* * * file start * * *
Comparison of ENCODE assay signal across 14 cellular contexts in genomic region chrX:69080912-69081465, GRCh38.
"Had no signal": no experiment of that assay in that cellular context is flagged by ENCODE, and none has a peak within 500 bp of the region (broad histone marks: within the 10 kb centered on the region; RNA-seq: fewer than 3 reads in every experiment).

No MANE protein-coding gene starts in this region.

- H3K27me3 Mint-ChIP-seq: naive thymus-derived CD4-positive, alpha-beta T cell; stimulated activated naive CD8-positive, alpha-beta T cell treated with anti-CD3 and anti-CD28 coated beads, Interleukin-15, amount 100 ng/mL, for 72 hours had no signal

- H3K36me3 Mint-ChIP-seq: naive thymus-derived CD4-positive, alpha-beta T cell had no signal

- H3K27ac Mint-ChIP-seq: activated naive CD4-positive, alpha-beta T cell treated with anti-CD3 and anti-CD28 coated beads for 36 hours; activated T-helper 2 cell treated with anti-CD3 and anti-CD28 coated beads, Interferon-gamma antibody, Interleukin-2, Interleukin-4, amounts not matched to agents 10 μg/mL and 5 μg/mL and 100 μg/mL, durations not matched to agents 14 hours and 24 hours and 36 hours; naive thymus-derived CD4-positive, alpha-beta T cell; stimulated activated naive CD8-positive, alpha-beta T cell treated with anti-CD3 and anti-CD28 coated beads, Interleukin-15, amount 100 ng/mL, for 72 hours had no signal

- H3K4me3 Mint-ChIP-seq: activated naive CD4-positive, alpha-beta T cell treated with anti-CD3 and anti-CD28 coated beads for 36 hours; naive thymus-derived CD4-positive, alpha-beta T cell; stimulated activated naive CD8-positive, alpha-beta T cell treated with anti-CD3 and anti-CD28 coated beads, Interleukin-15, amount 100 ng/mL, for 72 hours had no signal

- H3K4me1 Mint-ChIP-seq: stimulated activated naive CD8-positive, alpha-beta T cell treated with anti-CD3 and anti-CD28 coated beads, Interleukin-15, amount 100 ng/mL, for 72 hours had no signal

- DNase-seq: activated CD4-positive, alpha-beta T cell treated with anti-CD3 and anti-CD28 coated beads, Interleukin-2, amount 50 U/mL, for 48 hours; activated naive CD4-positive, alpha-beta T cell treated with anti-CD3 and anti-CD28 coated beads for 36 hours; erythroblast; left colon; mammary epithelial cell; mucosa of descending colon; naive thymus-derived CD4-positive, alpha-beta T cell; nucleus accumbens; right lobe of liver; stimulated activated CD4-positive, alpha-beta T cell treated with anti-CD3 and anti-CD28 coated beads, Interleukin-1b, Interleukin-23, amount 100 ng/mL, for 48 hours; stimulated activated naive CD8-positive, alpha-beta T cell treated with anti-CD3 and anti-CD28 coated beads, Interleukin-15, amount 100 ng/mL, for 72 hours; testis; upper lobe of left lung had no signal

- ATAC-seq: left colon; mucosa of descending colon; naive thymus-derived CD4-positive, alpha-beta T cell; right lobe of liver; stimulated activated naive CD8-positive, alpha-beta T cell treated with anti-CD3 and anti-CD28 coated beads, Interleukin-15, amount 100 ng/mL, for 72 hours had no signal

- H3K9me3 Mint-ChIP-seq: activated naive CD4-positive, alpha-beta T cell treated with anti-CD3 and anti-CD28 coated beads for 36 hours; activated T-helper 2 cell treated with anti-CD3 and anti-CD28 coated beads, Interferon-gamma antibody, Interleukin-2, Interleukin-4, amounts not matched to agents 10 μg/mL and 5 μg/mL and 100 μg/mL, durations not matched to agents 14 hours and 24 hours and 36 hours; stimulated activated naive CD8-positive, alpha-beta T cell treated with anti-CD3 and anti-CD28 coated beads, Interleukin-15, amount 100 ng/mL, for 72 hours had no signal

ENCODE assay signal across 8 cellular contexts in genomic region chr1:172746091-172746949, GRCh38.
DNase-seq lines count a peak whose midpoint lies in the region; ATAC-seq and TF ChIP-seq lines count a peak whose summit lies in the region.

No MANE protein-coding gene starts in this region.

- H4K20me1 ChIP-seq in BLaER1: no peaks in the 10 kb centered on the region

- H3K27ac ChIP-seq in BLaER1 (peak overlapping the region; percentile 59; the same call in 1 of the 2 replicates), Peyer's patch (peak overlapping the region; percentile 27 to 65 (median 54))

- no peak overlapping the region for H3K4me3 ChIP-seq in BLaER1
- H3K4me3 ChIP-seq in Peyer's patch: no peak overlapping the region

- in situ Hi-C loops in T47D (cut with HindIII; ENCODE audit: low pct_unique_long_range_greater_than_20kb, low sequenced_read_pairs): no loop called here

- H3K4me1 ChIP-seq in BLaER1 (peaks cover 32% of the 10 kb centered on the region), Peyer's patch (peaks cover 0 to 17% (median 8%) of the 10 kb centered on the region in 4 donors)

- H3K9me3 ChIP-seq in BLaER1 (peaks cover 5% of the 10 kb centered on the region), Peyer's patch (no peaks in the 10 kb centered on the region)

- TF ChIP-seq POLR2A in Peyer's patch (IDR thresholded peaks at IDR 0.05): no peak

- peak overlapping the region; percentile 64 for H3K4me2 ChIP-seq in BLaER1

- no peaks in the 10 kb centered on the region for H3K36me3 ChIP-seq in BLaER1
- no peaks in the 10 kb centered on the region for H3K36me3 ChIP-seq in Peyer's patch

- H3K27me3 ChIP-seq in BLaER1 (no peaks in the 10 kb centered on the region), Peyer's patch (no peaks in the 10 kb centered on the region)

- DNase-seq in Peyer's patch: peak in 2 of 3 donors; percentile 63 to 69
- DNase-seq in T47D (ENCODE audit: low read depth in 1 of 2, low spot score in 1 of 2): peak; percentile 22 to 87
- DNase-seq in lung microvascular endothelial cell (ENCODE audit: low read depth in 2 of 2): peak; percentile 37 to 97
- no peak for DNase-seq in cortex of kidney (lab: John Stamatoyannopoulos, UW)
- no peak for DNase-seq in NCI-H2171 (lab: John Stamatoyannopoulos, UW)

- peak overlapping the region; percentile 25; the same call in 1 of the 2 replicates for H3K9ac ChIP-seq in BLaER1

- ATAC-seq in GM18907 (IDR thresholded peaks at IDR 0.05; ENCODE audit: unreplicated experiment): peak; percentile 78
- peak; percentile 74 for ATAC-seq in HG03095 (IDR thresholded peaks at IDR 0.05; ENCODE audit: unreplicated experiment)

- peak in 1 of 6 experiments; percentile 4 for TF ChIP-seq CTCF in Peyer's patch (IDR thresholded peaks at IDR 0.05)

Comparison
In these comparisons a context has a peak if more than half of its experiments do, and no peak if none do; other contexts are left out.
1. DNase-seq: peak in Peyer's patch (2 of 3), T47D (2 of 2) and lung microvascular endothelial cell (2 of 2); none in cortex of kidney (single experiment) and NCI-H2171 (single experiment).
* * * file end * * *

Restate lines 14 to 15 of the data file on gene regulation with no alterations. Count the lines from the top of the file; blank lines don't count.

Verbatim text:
No MANE protein-coding gene starts in this region.

- H4K20me1 ChIP-seq in BLaER1: no peaks in the 10 kb centered on the region